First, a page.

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In England, contributorynegligence cannot act as a complete defense. However, the Law Reform(Contributory Negligence) Act allows a judge to apportion liability forcompensatory damages as he feels to be fair and reasonable between a tortfeasorand a claimant who was partly to blame.

S.1(1) of the Act explains that a claimof compensation for a damage that is partly his own fault and partly the faultof thetortfeasor, will not be totally denied due to the fault of the person sufferingthe damage, but the damagesrecoverable will be reduced to an extent as the court thinks fit with regardsto the claimant’s share in the responsibility for the damage.1Therefore, it can only be used as a partial defense. Whenevercontributory negligence becomes a question in court, the burden of proof is onthe defendant where he has to prove the claimant’s negligent act. The firstelement is to prove that the claimant failed to exercise proper care in thecircumstances for his own safety. The second element is to prove that thefailure on the part of the claimant to take care was a contributory cause ofthe damage suffered. In Gough v Thorns2,Two brothers and a sister with the age of 17, 10 and 13 respectively, were crossinga road where a lorry slowed down and allowed them to cross. Then, a car drivenby the defendant, came through a narrow gap and barely missed the oldestbrother, hit the younger brother and collided with the sister causing herserious injury.

At the trial, the judge held that the young girl was 1/3 toblame for the incident and reduced her damages accordingly so the appellantappealed against the decision in relation to contributory negligence. It washeld that whilst young children cannot be held to be contributory negligent, anolder child may but only if they can in some way be held to be blameworthy. However,the girl had acted in accordance with what could reasonably be expected of a 13year old girl. The appeal was allowed.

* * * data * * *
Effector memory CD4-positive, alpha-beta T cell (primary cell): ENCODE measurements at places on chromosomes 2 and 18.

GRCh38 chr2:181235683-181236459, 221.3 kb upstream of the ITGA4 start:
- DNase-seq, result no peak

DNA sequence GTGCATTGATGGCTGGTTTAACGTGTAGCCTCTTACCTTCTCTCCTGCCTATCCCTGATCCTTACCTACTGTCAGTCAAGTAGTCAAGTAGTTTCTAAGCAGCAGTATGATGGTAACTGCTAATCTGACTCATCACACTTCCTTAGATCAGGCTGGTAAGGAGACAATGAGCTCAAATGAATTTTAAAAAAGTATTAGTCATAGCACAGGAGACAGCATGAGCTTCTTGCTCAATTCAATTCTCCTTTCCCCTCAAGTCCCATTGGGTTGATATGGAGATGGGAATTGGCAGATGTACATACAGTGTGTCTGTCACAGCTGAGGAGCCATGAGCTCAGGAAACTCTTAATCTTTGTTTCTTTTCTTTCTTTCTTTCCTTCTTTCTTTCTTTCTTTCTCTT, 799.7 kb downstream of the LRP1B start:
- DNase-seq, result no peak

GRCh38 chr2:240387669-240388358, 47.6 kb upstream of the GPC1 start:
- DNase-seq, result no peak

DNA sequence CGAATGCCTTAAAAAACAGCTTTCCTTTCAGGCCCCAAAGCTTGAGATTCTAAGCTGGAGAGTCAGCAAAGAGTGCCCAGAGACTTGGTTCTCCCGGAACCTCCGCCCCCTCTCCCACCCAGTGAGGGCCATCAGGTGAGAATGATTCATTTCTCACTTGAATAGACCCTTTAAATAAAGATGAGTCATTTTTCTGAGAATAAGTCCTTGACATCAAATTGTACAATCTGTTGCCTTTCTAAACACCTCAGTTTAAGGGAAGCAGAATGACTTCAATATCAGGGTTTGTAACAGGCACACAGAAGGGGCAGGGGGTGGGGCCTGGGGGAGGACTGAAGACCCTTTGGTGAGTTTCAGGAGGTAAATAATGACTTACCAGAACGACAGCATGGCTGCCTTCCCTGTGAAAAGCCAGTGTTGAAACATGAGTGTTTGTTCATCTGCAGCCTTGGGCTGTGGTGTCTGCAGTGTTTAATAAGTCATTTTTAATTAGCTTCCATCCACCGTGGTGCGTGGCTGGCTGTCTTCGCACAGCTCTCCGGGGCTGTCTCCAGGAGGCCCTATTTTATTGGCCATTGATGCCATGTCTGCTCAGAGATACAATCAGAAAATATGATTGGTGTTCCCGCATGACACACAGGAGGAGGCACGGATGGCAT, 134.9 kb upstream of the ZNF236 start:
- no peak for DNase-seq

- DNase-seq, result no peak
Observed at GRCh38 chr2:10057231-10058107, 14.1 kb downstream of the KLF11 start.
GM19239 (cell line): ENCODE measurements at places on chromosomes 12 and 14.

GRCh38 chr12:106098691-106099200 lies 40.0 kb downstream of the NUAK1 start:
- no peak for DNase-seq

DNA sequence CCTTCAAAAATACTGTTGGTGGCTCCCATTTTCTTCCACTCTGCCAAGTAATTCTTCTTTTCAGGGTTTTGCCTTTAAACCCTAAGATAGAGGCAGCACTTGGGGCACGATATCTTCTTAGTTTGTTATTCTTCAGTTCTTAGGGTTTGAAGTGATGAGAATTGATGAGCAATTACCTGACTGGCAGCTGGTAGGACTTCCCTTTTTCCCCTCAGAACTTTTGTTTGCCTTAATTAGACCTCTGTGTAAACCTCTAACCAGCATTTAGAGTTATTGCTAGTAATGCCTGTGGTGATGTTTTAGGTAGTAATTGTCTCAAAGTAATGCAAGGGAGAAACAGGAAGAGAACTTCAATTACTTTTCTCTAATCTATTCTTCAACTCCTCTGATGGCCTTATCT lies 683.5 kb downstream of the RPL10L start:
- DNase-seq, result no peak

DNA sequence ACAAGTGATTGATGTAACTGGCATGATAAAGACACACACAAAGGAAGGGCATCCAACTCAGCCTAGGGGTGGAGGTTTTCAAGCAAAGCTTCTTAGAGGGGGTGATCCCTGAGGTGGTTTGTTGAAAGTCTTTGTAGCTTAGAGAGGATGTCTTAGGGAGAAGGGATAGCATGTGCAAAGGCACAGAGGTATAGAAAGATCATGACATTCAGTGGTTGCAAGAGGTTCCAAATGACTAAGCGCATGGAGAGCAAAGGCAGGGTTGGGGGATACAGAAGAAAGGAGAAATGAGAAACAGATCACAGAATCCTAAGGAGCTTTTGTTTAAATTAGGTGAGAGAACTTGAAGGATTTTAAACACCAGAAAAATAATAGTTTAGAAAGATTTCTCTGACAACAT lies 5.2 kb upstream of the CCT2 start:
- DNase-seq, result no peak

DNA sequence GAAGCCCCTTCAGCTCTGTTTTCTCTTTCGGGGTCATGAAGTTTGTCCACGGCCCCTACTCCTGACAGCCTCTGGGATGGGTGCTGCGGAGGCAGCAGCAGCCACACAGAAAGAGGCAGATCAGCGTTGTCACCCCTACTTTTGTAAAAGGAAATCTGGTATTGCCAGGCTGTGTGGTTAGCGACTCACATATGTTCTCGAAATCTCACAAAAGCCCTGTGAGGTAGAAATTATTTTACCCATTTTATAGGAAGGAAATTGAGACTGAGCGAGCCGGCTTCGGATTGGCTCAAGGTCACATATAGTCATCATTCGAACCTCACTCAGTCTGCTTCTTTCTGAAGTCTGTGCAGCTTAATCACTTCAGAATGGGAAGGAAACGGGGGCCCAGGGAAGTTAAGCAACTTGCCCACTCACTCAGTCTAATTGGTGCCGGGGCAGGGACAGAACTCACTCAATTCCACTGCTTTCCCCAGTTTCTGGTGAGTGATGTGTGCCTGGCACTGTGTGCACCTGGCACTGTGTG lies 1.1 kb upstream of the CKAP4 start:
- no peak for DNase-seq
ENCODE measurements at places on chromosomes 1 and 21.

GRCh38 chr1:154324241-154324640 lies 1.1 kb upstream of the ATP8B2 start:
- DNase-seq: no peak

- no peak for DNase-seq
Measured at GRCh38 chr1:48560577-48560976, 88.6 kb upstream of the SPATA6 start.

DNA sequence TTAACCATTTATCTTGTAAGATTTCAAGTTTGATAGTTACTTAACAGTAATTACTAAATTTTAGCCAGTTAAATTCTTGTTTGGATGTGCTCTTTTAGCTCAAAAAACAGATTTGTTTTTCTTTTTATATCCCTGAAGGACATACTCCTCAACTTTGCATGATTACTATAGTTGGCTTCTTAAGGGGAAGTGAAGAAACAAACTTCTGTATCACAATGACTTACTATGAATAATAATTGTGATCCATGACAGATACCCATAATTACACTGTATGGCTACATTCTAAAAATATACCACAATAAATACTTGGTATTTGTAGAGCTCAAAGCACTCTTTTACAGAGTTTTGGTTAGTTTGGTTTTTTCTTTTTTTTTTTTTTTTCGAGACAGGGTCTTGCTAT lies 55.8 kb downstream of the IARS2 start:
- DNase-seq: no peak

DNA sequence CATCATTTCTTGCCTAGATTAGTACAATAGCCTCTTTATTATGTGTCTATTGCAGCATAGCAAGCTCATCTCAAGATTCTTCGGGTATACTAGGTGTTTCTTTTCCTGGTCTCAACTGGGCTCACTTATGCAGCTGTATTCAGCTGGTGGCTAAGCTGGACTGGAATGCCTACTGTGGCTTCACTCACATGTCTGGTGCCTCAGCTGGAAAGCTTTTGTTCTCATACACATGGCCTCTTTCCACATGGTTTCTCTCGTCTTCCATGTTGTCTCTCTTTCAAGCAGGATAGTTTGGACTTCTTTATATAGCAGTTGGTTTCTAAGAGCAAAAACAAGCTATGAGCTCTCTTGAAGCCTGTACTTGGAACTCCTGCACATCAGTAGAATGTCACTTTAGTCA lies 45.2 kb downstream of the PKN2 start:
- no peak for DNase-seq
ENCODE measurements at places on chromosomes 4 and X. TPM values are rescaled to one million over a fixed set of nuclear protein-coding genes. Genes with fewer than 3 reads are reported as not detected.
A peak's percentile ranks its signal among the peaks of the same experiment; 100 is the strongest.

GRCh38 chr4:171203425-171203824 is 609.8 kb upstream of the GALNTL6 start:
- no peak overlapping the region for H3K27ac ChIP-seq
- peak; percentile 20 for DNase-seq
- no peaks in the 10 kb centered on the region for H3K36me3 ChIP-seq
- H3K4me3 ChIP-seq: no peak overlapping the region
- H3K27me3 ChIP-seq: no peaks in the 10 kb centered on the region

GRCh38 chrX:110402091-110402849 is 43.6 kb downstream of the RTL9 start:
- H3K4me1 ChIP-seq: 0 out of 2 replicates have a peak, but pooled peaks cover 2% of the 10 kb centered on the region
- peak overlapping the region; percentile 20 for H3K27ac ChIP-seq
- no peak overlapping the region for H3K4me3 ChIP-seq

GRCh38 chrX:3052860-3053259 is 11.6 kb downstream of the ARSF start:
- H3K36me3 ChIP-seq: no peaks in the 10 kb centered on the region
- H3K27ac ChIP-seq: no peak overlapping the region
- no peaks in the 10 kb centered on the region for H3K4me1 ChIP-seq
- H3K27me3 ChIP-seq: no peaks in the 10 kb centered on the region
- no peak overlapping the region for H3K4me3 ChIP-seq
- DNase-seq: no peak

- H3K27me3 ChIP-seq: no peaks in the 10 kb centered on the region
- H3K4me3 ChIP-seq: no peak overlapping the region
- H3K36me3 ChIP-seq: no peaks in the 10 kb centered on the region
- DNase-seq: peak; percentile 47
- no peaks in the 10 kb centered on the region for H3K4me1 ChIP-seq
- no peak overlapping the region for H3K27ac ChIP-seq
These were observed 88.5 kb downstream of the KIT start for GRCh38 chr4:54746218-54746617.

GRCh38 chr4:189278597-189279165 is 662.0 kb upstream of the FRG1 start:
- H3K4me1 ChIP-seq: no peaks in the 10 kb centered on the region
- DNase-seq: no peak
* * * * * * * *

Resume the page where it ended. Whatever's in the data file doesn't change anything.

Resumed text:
In Oliver v Birmingham and Midland MotorOmnibus Co. Ltd.3,the infant plaintiff was crossing road in the care of his grandfather.

In themiddle of the road, the grandfather, startled by the approach of thedefendant’s company’s bus, released the infant’s hand, and the infant wasstruck by the bus and injured. It was held that the infant was entitled torecover against the company but the damages would be reduced due to thecontributory negligence on the part of the infant’s grandfather. In Korn v Isaacson4,a child was riding his bicycle along some shops was hit by a motor vehicle as heturned at an intersection where the driver knew that there were childrenplaying in the area near the point of the accident. It was held that the driverfailed to keep a proper look out, but the child was also guilty of contributorynegligence. The damages were assessed according to the standard of a child ofthe same age and experience where any ordinary child of 11 years of age couldbe expected to have kept a lookout for cars at an intersection. Therefore, thechild was liable for 10% of the damages.

 In Griffiths V Wood By His Next Friend Wood5,the respondent, a 6 years old boy, was seriously injured in an accident when abicycle he was riding was struck by a semi-trailer driven by the appellant, sothe victim made a claim against him and he appealed. It was held that theappellant was negligent and acquitted the respondent of contributory negligenceas he was too young to sense danger. The appeal was dismissed.   1 Section 1 of the LawReform (Contributory Negligence) Act 19452 1966 1 WLR 13873 1933 1 K.B. 354 BC9405583(Unreported)5 BC9405575(Unreported) 

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